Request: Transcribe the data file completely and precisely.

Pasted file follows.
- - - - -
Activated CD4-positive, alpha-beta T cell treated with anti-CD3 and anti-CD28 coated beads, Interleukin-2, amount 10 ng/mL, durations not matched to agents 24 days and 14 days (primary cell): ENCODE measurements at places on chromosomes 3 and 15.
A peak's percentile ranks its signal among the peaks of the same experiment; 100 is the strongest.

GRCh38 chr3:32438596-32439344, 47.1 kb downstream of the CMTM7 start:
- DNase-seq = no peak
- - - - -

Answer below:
Activated CD4-positive, alpha-beta T cell treated with anti-CD3 and anti-CD28 coated beads, Interleukin-2, amount 10 ng/mL, durations not matched to agents 24 days and 14 days (primary cell): ENCODE measurements at places on chromosomes 3 and 15.
A peak's percentile ranks its signal among the peaks of the same experiment; 100 is the strongest.

GRCh38 chr3:32438596-32439344, 47.1 kb downstream of the CMTM7 start:
- DNase-seq = no peak